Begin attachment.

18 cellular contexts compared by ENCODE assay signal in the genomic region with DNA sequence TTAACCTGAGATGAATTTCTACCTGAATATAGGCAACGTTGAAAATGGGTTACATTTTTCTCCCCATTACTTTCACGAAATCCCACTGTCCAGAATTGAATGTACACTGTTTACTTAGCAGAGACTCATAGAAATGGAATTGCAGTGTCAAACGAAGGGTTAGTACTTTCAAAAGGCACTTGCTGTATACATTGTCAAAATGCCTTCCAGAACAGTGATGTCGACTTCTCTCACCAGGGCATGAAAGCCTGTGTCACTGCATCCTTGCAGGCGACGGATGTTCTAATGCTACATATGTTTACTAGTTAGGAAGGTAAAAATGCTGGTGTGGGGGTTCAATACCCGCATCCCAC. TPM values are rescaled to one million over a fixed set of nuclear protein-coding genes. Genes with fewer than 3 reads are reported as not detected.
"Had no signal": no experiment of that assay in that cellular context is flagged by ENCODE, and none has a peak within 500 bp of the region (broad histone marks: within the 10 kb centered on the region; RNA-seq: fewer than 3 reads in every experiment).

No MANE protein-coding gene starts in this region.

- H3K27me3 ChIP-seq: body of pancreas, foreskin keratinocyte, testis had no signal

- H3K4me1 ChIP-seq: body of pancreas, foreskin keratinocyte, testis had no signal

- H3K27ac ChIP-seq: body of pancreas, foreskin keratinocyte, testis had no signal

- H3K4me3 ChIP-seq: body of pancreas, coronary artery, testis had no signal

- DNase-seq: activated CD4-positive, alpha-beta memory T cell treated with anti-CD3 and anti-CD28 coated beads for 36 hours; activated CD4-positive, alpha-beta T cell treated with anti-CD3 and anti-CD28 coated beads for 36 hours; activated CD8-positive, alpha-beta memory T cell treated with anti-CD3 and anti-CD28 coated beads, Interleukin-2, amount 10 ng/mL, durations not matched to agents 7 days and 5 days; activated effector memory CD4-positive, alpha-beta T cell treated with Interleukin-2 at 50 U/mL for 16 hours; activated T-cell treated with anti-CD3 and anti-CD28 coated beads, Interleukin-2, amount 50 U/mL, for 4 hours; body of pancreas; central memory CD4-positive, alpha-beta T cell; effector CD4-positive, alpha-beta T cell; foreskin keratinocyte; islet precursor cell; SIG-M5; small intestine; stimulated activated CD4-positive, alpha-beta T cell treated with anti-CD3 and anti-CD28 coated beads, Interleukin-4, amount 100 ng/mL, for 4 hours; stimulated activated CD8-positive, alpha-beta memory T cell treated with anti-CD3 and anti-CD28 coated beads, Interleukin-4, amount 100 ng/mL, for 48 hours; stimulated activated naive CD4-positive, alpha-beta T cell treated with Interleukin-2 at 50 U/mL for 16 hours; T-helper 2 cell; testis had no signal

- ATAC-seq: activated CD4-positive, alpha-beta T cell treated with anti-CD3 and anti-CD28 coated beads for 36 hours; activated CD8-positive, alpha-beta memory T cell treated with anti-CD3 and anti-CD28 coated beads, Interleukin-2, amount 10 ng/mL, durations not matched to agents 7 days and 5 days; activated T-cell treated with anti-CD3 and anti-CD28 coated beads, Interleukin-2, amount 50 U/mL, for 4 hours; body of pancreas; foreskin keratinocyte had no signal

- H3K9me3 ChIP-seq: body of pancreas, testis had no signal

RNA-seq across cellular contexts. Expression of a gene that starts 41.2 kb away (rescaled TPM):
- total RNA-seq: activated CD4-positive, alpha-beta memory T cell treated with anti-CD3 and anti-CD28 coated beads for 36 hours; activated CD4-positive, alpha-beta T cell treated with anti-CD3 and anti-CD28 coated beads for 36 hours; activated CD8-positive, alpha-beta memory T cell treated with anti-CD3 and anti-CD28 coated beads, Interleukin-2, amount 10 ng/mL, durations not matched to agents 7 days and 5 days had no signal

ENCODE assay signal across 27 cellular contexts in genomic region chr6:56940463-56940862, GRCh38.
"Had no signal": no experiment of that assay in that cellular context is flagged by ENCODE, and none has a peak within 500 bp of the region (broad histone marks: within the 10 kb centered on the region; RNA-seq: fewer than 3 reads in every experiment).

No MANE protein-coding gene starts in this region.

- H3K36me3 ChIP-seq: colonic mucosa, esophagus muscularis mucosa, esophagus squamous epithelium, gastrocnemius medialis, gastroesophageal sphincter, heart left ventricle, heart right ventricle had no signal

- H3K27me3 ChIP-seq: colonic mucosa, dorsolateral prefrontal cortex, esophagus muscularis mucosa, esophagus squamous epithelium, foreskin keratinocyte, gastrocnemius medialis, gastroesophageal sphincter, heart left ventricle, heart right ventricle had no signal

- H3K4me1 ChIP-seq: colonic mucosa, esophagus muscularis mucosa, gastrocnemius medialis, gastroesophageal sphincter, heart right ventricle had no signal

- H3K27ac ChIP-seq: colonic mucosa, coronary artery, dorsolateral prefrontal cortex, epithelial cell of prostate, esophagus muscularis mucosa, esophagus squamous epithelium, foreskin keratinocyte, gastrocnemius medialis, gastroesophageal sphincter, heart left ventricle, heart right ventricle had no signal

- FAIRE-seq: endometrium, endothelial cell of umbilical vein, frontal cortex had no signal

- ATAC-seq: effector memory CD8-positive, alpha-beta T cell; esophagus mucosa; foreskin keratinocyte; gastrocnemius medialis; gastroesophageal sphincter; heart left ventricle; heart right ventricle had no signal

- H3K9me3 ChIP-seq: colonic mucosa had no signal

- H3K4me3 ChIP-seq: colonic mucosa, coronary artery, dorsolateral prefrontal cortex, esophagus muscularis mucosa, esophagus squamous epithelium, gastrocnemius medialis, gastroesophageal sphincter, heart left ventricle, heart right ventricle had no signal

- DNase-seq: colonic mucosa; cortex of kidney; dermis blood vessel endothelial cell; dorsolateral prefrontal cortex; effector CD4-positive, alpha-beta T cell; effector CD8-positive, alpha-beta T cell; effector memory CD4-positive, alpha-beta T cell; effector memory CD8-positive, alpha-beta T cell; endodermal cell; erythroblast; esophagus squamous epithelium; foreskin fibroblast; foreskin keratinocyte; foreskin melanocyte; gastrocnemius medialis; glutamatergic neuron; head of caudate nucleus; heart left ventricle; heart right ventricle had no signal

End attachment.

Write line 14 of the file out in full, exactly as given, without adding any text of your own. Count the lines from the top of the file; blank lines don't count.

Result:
"Had no signal": no experiment of that assay in that cellular context is flagged by ENCODE, and none has a peak within 500 bp of the region (broad histone marks: within the 10 kb centered on the region; RNA-seq: fewer than 3 reads in every experiment).